In the top graph of Figure 6 the red trace is the difference between supply and demand. In this scenario 34 GW of electrolysis capacity is installed, so unless the hydrogen store (orange trace in lower graph) is full (5,000 GWh), the first 34 GW of any surplus energy is used to make hydrogen.

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Figure 6 Supply minus demand, biomethane-generated power, and gas stores.

The purple shaded areas in Figure 6 are the energy surpluses after electrolysis. The turquoise trace in the lower graph is the daily biomethane produced by using hydrogen – multiplied by 20 to make it clearly visible. Only when the hydrogen store is empty or the biomethane store (black trace) is full (30,000 GWh) is there a pause in biomethane production. 250 GWh of hydrogen is drawn off each day: when combined with 500 GWh of biogas, 500 GWh of biomethane is produced-see [17].

The green shaded areas in the top graph of Figure 6 represent balancing power supplied by biomethane power stations. There are ample gas supplies to keep the grid balanced through most times of low generation, but the biomethane store (lower graph) runs very low after the long summer with low winds.

The biomethane is produced from biogas and hydrogen in a biological process, so this should be a continuous process. The discontinuities shown by the turquoise trace in Figure 6 are not ideal, and in practice could be mitigated by a larger hydrogen store.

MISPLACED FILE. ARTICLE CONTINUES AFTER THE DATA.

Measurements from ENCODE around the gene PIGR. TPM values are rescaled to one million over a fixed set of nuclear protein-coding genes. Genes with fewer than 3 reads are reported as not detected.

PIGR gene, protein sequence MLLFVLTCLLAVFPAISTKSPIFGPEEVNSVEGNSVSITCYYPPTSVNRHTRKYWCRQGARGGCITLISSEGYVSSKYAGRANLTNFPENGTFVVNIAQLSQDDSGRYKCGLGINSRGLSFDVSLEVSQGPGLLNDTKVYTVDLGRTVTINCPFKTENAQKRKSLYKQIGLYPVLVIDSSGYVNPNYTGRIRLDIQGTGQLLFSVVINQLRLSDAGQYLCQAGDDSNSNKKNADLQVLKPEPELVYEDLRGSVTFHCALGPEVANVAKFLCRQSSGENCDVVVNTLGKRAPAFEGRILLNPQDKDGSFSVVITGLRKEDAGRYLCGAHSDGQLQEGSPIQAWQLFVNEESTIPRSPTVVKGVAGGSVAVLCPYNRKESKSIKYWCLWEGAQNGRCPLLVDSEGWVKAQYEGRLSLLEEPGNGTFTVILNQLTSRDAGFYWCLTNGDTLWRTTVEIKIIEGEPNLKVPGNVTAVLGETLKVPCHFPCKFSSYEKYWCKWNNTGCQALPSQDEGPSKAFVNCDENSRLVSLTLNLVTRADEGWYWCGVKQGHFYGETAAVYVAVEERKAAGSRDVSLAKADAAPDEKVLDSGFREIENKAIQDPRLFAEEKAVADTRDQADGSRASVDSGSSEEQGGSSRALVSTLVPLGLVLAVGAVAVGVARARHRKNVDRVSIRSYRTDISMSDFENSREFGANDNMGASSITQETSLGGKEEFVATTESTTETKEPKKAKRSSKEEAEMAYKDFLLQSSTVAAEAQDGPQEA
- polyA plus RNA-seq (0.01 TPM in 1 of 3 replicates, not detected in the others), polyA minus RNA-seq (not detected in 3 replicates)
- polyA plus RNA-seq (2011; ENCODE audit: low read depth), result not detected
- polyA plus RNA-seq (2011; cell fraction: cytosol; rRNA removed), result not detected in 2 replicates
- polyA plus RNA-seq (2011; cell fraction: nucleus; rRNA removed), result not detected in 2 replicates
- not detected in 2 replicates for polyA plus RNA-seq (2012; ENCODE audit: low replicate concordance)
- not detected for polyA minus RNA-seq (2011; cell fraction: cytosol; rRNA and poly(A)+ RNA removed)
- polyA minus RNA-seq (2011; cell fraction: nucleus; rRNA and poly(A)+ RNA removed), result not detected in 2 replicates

3.5 Testing

For a solution to be successful, supply had to meet demand for every day of the five years of weather data tested. At the start of each year, the hydrogen and biomethane stores were initialised to 75% full, and they were expected to end the year at least 75% full, so that each year was self-contained.

This scenario passed all these tests with the small exceptions of 2020 and 2021 when the biomethane store ended the year 73% full and 64% full respectively. This could have been fixed by making the hydrogen-to-methane conversion run a little faster, but that would have been at the expense of making the AD stations run less evenly.

3.6 Economics and Demand Side Response

The daily electricity price was calculated by summing the LCOEs of the generators for each day. This was much higher on days when power from biomethane power stations was needed, and the more power stations that had to be online to meet demand, the higher the price, since CCGTs with lower load factor are brought online. Counter-intuitively, perhaps, electricity costs were also raised on days when there was high renewable generation, since the spillage also had to be paid for. For the lowest-cost solution the average annual LCOE (over five years) worked out to be £92/MWh with a total annual LCOE of £66,980 m.